See this AHCJ story on what we now know about COVID-19 and what we still don’t know, one year into the pandemic: https://healthjournalism.org/blog/2021/03/one-year-later-what-we-know-and-still-dont-about-covid-19/

Demographic data

  • In the U.S., the CDC publishes demographic data analyzing case and mortality figures in the U.S. As of mid-March, death rates were drastically higher in those older than 65. Data for race and ethnic groups was only available for 54percent of cases and for 75 percent of deaths, obscuring the picture of the pandemic’s disproportionate impact.

  • Still, there is enough data to offer a window into the disproportionate impact: Hispanic/Latinos represented 21 percent of cases, though they represent 18.45 percent of the population, those Native American/Alaska Native represent 1.1 percent of the cases and .74 percent of the population. Black/Non-Hispanic were 12.2 percent of the cases and are 12.54 percent of the population.

To help you cover this changing story here are resources that we have gathered. Email AHCJ infectious disease core topic leader Bara Vaida at bara@healthjournalism.org with additional resources.

Vaccine Rollout

Among the biggest stories of the pandemic is the unprecedented speed of the development of COVID-19 vaccines [https://www.nature.com/articles/d41586-020-03626-1] and their rollout globally. See this tip sheet [https://healthjournalism.org/blog/2021/03/reporting-on-global-urgency-for-covid-19-vaccine-rollout/] if you are writing about the global vaccination efforts. In the U.S., there are three vaccines [https://www.healthinaging.org/tools-and-tips/tip-sheet-key-facts-about-covid-19-vaccine] that have received regulatory approval.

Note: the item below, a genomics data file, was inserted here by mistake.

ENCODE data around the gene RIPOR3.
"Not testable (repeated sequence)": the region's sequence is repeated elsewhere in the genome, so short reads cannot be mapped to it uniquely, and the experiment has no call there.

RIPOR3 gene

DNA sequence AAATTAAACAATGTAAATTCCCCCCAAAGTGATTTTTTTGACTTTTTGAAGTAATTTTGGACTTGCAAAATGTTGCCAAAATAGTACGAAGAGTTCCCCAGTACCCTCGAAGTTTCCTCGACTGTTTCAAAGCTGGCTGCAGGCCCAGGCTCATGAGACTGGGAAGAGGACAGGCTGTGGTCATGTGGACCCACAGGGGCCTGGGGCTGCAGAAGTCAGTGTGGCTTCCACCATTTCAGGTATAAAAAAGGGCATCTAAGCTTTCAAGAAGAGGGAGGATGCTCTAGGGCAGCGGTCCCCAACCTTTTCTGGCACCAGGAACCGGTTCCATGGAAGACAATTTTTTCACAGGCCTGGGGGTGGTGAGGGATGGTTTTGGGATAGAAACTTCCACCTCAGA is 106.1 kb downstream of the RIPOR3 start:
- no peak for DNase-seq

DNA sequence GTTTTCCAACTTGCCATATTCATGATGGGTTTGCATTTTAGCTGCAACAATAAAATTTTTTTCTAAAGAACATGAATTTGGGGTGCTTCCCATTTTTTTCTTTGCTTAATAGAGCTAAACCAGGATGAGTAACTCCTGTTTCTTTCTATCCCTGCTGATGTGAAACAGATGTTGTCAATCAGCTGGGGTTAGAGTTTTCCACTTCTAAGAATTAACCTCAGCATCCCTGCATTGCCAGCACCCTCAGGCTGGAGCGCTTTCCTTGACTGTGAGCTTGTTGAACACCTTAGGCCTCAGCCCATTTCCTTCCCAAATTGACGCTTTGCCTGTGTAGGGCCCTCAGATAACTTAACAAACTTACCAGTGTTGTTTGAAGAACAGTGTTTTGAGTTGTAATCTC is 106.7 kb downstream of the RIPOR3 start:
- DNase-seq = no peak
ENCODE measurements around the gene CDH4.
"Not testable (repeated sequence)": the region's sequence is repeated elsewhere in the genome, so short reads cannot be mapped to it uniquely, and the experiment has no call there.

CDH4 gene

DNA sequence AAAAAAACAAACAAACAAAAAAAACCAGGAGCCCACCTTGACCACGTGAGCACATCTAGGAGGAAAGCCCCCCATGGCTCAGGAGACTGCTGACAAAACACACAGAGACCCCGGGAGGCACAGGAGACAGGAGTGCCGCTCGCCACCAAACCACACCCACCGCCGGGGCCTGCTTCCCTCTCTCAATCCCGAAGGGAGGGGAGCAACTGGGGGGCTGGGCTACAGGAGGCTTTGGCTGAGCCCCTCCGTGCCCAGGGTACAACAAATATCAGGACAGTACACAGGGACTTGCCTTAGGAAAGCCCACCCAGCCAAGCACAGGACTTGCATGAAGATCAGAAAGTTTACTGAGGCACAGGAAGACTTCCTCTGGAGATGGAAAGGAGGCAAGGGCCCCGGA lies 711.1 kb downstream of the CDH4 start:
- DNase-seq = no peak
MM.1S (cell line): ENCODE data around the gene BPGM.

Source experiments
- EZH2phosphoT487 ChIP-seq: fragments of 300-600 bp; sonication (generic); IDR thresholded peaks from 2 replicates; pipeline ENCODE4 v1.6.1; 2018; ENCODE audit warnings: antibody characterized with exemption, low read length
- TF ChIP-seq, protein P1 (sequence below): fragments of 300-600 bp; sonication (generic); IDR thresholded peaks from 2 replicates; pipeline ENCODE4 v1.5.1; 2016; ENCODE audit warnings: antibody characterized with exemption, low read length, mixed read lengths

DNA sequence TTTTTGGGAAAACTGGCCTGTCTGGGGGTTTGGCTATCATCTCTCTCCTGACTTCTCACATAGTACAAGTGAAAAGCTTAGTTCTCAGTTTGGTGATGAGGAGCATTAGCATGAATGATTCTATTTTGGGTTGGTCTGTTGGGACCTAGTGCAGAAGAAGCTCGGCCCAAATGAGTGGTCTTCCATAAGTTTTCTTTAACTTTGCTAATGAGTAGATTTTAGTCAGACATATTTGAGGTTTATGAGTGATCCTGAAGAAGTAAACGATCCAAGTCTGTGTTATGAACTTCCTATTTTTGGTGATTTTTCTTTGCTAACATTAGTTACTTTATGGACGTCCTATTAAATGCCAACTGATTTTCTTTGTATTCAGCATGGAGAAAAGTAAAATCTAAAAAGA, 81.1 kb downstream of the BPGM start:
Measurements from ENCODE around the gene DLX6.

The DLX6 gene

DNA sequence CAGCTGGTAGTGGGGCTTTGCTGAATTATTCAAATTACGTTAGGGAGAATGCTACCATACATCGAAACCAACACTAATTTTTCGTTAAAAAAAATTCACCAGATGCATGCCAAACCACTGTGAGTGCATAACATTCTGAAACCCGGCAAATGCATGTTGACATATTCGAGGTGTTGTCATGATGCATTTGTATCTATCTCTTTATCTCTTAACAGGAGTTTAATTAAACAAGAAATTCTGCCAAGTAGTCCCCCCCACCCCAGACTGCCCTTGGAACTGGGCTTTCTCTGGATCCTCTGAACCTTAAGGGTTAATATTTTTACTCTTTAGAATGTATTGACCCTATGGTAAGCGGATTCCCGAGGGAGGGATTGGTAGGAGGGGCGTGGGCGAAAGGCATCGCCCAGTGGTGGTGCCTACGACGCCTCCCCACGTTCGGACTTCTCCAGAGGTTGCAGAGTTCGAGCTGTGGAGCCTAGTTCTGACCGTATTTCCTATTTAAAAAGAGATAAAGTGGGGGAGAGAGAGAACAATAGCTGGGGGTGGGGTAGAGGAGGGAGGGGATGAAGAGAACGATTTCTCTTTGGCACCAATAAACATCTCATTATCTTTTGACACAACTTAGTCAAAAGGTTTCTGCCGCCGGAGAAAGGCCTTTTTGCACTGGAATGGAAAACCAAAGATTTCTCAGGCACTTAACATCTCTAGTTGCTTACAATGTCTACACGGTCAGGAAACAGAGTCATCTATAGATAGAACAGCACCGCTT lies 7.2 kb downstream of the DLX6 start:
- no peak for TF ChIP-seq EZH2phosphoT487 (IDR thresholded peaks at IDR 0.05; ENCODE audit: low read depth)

Public health officials are involved in the biggest vaccination effort in the country’s history and are on track to deliver enough vaccines for every adult in the US by the end of May. https://www.cnn.com/2021/03/24/health/covid-19-vaccine-doses-last-week-march-bn/index.html.

To track delivery and doses, see this tracker [https://www.bloomberg.com/graphics/covid-vaccine-tracker-global-distribution/] updated daily by Bloomberg News. The CDC is tracking delivery and administration of doses here: https://covid.cdc.gov/covid-data-tracker/#vaccinations

Different news organizations have different numbers, check carefully to see if the data being used by the organization is shots delivered, shots administered or the number that are fully vaccinated.

See this AHCJ story on story ideas for covering vaccine rollout and vaccine hesitancy: https://healthjournalism.org/blog/2021/03/story-ideas-for-covering-covid19-vaccine-hesitancy/

For more updated news and data for tracking the COVID-19 story:

Since the beginning, pandemic news has changed almost daily andTwitter, more than ever, has become aplace for journalists to find sources and for scientists to connect with one another and the media.